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The Glenveagh Castle and National Park

A summer holiday in Donegal will never be complete without visiting Glenveagh National Park. It’s one of the highlights and most visited places in the county. And it didn’t disappoint me.

In the middle of wilderness with stunning lakeside and surrounded by the Derryveagh Mountains you’ll find an 18th century Glenveagh Castle built by Captain John George Adair, a wealthy land speculator originally from the Co. Laois. Inspired by Queen Victoria’s castle, Balmoral, he cleared the tenants from the land and built Glenveagh. It was this action which led to the curse on the owners of the castle. It was said that the owners of Glenveagh would never bear children and this has been true since then.

©️By Glenveagh National Park

After he died, his wife took over the running of the castle until the Irish Civil War. Then American Henry Plumer McIlhenny purchased it in 1937. He transformed each room in a different style including a music room with an 18th century harp, a library overlooking the lake and some very stylish touches such as seashell covered walls. He used it as a part-time residence until 1982 at which time he gave it to Ireland. Such a magnificent insight into what it must have been like to live and how well the entire building has been maintained and preserved.

At the magical garden…

There are many gardens within the garden – The Pleasure Gardens, The Rose Gardens, The Tuscan Gardens, The Italian Terrace, The Walled Garden, The Swiss Walk, The Belgian Walk, The Chinese Heath, The Himalayan Gardens, The View Garden…

The walled garden

My most favorite of all the garden is The Walled Garden where nature and art meets. As I walked through the garden there’s a delightful smells that waft through the summer air, the sound of birds, bees and oh – the lovely sights of the garden – are truly a sight to behold. There is color everywhere – bright color, subtle color – pinks, reds, yellows, oranges, purples, greens – you name it. Add in the delightful mix of fragrance that is brought alive by the sounds of nature and enhanced with colors that only Mother Nature herself can create. It was indeed magical and the most seductive attraction in the castle.

By the way, there’s a cozy tea room at the castle with great selection of fresh food (with green and red apples, herbs and vegetables) harvested from the walled garden.

Access to the Gardens is from dawn to dusk all-year-round. Admission to the Park, including the Gardens, is free.

The viewpoint trail…

Every time I walk in the woods my mind relaxes and I feel the happiness of my life bubble up from within. Were it not for the passers by I would spin like a little girl again, arms out wide and fingers spread, but instead I keep my hands in my pockets and inhale deeply. This wind carries the fragrance of the woodland and the essence of my childhood days.

When I stop walking the sound ceases and all I can hear is nature. Looking around, I take a mental snapshot of this tiny section of earth. But I do not save the file to my mind; I save it to my heart. As I glance around at the leaves, and the sky, and the lake, I undergo a sense of smallness. I am humbled. Is this more significant than me? Absolutely.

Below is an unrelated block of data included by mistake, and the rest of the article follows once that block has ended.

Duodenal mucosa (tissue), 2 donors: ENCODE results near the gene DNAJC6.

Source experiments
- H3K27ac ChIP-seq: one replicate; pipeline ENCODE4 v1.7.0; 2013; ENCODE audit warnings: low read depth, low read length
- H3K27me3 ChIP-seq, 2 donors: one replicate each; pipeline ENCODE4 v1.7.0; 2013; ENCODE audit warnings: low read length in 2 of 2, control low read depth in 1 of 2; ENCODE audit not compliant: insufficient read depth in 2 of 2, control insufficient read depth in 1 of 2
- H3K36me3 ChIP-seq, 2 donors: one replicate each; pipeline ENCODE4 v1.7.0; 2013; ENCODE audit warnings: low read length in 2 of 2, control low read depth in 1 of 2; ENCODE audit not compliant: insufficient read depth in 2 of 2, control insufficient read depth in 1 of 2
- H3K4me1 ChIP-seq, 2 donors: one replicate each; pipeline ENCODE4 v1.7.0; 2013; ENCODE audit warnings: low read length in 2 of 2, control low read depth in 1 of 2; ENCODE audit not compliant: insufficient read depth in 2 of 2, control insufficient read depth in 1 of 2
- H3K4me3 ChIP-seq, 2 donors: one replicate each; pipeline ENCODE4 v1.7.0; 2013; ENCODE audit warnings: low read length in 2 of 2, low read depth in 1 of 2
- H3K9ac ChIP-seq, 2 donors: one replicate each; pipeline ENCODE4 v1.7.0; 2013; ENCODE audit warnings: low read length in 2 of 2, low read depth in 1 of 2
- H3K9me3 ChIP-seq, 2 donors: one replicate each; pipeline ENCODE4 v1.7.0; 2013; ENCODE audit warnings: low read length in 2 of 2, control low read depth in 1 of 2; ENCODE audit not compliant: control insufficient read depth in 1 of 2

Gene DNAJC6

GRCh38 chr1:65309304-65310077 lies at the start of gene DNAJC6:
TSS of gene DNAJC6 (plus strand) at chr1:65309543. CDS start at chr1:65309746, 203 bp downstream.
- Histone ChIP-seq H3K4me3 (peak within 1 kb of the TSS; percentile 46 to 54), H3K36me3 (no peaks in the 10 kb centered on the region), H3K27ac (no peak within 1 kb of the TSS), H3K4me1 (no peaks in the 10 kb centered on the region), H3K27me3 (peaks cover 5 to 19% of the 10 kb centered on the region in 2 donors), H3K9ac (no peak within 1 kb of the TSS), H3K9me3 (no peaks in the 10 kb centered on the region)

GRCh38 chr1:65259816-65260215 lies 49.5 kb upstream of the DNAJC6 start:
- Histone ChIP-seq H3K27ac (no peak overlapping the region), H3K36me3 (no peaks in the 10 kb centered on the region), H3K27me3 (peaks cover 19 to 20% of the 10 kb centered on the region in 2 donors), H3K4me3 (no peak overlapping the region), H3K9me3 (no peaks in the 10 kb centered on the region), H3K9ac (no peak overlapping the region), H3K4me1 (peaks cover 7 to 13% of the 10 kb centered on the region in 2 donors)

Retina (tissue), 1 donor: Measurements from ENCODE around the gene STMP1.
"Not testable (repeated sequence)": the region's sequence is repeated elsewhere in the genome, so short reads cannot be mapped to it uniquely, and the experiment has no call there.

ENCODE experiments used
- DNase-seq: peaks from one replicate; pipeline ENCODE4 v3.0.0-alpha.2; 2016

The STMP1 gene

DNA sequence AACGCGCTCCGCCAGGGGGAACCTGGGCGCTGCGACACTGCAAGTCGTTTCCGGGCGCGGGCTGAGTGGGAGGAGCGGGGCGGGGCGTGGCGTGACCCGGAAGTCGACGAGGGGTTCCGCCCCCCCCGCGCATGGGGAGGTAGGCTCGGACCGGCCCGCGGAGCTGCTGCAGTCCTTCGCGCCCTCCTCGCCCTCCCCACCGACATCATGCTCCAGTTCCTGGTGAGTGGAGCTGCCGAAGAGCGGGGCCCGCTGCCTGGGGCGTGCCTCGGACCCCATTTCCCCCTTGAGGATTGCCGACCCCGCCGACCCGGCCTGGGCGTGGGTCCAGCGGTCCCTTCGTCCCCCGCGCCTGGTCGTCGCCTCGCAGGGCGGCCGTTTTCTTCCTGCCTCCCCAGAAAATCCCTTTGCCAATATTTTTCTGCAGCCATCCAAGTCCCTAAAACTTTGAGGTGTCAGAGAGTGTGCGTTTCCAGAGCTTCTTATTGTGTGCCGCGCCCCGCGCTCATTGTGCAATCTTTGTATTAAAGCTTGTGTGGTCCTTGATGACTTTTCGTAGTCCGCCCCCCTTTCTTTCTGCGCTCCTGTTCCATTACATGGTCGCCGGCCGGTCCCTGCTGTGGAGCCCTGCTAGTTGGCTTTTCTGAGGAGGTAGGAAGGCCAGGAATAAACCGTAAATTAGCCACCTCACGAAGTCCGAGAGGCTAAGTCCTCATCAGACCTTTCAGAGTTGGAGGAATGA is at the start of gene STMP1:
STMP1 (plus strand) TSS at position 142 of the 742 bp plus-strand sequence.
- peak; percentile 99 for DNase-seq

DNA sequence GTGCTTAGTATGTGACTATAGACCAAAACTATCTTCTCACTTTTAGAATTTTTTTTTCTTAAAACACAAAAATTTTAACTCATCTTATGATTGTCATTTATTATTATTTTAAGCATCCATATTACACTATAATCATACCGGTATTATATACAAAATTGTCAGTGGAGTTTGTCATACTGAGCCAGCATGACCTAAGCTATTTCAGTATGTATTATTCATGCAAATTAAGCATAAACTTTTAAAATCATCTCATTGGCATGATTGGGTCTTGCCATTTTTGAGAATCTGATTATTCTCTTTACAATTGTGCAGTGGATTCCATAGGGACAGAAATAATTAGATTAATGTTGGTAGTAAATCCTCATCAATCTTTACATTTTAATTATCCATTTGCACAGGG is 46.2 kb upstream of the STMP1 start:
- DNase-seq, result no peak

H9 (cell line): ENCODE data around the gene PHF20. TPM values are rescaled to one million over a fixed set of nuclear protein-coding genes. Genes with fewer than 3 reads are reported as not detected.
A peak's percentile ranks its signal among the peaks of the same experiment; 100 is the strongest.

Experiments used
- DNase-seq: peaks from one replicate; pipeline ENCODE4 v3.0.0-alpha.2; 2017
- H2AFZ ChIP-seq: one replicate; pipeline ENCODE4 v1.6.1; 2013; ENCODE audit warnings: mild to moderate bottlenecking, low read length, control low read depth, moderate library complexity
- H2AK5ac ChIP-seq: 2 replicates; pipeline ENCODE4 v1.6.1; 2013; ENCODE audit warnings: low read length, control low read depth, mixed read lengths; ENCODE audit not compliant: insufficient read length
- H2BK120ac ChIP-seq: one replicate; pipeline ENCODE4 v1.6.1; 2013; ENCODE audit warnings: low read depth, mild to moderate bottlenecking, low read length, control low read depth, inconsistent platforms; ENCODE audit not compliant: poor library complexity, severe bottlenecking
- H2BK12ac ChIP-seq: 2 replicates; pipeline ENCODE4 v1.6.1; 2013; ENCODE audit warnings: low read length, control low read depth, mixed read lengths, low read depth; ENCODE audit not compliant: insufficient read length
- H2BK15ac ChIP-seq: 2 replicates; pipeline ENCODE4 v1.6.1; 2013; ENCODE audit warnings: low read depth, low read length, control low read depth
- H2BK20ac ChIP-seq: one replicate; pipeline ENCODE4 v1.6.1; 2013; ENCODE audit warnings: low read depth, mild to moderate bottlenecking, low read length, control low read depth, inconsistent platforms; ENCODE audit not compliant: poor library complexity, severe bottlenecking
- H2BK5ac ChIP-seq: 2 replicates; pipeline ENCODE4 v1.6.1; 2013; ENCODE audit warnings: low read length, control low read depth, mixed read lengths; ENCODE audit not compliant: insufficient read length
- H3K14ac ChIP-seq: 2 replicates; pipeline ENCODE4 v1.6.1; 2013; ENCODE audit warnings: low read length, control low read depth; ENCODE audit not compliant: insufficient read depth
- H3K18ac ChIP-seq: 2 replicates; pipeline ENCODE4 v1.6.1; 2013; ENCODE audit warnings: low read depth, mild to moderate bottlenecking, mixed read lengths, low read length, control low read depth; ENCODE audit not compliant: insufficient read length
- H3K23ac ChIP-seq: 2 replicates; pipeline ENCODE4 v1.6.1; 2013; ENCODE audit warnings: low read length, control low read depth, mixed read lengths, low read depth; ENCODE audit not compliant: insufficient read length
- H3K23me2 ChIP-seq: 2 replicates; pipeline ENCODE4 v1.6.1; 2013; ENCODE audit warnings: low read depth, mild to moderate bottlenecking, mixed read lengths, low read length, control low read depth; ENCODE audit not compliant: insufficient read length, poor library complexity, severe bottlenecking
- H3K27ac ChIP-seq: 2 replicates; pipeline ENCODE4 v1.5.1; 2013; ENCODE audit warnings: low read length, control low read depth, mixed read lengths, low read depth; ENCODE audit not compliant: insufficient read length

The View Point Trail is perhaps the best short walk option in the Park. It leads to an ideal vantage point for enjoying views of the rugged scenery, with magnificent perspectives of the castle below, Lough Veagh and the surrounding landscapes. This circular 1.5Km trail starts and ends at the castle, taking from 50-60 min at a leisurely pace. The surface is good at all stages and very steep for several short distances. Follow the direction of the road behind the castle, taking the path uphill just outside the garden gates. The route is signposted from here. From the top, the path returns via the lower garden, passing through a wooded gully and into the gardens where the trail returns to the castle.

The end of viewpoint trail

How far to get to the castle?

About 15km from Letterkenny to Glenveagh National Park. Most people take the shuttle bus from the visitor centre to the castle. But if you have ample of time and you are adventurous then we highly recommend this 4km lakeside trail. According to my husband, the new bridle trail follows the contour of the lake so it is full of turns as it winds its way along the inlets to the castle and the reflection of the clouds in the lake and the view of mountains makes it a sublime stroll.

Unfortunately I had no chance to walk through the trail. But it’s alright as the castle itself has plenty of walks through the gardens and off up to vantage points above the hills. There’s no phone coverage in the vicinity which is perfect to disconnect and just live in the moment. And I must say that I was totally fascinated by its divine beauty.

So if you’re headed to Ireland, especially the Donegal area, be sure to stop by Glenveagh for an exquisite experience.

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3 comments on “The Glenveagh Castle and National Park

  1. Sounds like you had a great time visiting Glenveagh National Park in Donegal, it’s one of our favourite places to explore and photograph in Ireland. Thanks for sharing

    Liked by 1 person

  2. Thank you for a lovely post, need to visit Donegal. It looks very picturesque 🤩

    Liked by 1 person

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